After the story broke that a student in an elite academic program at C.K. McClatchy High School had created a blatantly racist science project for a campus competition, Gema Godina-Martinez was pained but not surprised.
A Sacramento elementary school principal, Godina-Martinez, 42, intimately knows McClatchy, a place that for years has not been proactive enough in making its top programs accessible to more students of diverse backgrounds, she said.
In the early 1990s, Godina-Martinez was one of those elite students herself, part of McClatchy’s Humanities and International Studies Program, or HISP. She later worked as a educator and assistant principal at McClatchy for 18 years before taking the top job at Washington Elementary school on 18th and E streets in Sacramento.
She said she remembers being one of the only brown faces in the same advanced McClatchy program that currently matriculates the author of that misguided science project, which was titled “Race and IQ.” In it, the student, who is a sophomore, set out to prove that the racial disparity in HISP was justified.
To do that, the student applied flawed logic and junk science, giving a handful of teenagers an online IQ test. The student found that “non-Hispanic whites and Northeast Asians have an IQ advantage of 15 points over blacks and Southwest Asians, and 10 points over non-white Hispanics.” Therefore, the student, who peers say is of Northeast Asian descent, concluded that black, Hispanic and Southeast Asian teenagers aren’t as smart as those who are white and Northeast Asian.
Why the student’s teacher and the school’s administration were so slow in recognizing and reacting to a project that falls so far below both academic and community standards is a question that still needs answering. But for Godina-Martinez, the situation illustrates issues that have existed at the school, and in HISP, for far too long.
“A lot has come out recently that HISP isn’t that diverse, and that was true when I was a student,” she said. “I was not able to relate to the kids in my classes, where they vacationed, the businesses their parents owned, where they lived. ... I remember learning about Latin American studies and being the only person of color in the class.”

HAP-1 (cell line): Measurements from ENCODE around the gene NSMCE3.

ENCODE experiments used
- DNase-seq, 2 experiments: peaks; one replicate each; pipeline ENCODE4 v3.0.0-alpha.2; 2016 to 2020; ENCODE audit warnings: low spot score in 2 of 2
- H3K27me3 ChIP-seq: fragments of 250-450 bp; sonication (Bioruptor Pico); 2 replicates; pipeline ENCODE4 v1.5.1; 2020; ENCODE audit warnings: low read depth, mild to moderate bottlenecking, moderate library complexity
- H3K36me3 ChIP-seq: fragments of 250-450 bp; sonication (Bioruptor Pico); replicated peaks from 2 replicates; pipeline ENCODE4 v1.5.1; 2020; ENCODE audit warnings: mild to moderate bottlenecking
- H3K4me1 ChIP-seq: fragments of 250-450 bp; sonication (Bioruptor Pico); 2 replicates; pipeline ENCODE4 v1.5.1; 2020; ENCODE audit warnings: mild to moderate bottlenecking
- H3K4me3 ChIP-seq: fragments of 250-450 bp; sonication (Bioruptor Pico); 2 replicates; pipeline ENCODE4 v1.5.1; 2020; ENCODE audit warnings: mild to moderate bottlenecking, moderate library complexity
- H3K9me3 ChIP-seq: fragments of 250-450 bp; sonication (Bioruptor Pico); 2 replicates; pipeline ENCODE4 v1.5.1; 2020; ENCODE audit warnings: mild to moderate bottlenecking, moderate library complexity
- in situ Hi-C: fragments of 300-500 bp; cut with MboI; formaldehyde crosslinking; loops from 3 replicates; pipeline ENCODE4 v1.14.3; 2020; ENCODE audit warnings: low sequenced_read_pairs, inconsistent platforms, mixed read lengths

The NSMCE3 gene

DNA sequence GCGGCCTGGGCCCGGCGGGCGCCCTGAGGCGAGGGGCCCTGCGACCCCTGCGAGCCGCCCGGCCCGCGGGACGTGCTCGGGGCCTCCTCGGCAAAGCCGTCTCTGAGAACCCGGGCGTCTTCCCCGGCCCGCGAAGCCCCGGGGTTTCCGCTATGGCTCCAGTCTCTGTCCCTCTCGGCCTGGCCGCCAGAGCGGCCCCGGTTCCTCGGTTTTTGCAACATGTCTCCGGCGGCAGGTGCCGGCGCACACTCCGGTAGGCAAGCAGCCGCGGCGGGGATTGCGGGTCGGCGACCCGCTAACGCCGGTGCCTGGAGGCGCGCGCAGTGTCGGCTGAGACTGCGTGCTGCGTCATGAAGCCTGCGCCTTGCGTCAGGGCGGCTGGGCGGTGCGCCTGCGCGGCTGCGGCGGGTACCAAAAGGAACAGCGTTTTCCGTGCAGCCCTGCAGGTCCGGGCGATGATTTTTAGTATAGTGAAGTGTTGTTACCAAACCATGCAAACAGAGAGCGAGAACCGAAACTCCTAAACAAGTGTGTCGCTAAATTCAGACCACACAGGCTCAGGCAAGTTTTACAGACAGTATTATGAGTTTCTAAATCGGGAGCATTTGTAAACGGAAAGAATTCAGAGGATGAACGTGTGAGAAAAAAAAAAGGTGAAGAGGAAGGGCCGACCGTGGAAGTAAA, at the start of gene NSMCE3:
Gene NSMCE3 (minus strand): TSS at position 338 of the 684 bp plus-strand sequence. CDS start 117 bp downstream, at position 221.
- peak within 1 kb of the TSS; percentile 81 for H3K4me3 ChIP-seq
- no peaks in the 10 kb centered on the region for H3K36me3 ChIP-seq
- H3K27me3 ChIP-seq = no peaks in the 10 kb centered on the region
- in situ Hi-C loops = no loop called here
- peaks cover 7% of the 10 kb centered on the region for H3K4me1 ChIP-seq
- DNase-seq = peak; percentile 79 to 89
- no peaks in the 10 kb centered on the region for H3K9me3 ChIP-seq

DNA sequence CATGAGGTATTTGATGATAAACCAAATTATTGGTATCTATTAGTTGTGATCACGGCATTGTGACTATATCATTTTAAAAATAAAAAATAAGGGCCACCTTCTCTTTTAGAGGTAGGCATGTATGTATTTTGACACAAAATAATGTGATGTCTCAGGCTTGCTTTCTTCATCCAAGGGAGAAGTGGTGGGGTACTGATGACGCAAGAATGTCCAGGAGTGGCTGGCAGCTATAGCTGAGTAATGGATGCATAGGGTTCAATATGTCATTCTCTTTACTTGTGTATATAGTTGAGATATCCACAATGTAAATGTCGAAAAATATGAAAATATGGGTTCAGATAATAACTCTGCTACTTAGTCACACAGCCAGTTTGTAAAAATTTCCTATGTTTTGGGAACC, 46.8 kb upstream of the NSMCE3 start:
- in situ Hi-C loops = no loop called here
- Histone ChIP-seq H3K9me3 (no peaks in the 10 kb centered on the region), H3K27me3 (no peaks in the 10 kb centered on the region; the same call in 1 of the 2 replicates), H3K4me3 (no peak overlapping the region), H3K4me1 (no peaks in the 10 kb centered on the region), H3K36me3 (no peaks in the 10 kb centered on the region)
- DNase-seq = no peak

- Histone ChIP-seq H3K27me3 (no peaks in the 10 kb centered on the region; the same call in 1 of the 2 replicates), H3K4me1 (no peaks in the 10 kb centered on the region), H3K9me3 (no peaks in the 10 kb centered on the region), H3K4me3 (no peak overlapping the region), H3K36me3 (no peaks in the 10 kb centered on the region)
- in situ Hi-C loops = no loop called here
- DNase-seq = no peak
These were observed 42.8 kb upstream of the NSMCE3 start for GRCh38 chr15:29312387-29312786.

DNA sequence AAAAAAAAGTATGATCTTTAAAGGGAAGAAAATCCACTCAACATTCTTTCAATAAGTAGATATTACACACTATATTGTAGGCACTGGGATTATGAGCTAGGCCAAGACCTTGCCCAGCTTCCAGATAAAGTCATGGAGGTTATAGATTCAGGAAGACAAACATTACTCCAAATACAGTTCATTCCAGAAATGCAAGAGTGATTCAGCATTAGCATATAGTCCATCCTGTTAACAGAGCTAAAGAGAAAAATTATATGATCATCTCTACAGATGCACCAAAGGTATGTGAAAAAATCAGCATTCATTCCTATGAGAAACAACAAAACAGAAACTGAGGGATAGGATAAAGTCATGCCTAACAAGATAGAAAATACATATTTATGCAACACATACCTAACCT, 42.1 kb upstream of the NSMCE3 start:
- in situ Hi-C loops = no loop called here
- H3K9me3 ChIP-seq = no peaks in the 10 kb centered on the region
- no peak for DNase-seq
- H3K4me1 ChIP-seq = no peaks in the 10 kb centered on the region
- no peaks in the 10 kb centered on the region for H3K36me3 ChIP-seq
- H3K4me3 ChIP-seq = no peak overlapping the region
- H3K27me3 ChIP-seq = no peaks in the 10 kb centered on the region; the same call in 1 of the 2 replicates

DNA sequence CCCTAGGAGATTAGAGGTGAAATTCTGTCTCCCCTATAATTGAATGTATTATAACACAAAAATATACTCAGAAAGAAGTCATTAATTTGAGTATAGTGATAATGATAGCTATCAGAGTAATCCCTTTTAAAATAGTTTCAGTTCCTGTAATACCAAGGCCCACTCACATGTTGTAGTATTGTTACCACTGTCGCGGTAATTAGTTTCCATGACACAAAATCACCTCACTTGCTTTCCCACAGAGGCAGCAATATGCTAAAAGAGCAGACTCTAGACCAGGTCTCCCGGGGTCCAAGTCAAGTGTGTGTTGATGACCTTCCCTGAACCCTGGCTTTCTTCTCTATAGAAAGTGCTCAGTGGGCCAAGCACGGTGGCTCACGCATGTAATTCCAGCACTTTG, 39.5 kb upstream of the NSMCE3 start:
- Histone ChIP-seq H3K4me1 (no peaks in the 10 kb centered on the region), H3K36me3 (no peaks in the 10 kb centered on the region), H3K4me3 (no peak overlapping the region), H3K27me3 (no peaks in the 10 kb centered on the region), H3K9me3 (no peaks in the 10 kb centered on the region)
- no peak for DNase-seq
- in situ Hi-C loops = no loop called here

Those feelings of otherness became so acute that Godina-Martinez said she decided to drop out of HISP in her senior year because she “didn’t fit” with her fellow students.
After leaving HISP, Godina-Martinez said she spent the remainder of her senior year tutoring McClatchy students who were learning English as a second language. It was during that time that she met teens she thought to be as capable as her counterparts in HISP, but disadvantaged by their backgrounds.
“Once I started tutoring, I thought, ‘Oh my gosh, there are all these other students that are not at the forefront,’ ” she said. “Then you start to see all this potential. I started asking: ‘How are we tapping into this? What are we doing about all this?’ ”
This revelation gave Godina-Martinez a purpose for her life – helping marginalized students gain more educational opportunities. She set a goal: She would get her college degree and then become a teacher herself. But she wouldn’t become a teacher just anywhere.
“I realized I had to come back to McClatchy and work here,” she said.
Which she did, eventually becoming an assistant principal. As an administrator, she said she pushed to make HISP more accessible to students from diverse backgrounds but had little success.
“HISP has been in place for 30-plus years and efforts have been made – and continue to be made – for it to reflect the community and the demographics of the school,” Godina-Martinez said. “It’s an ongoing struggle. This inequity has been in place for a long time.”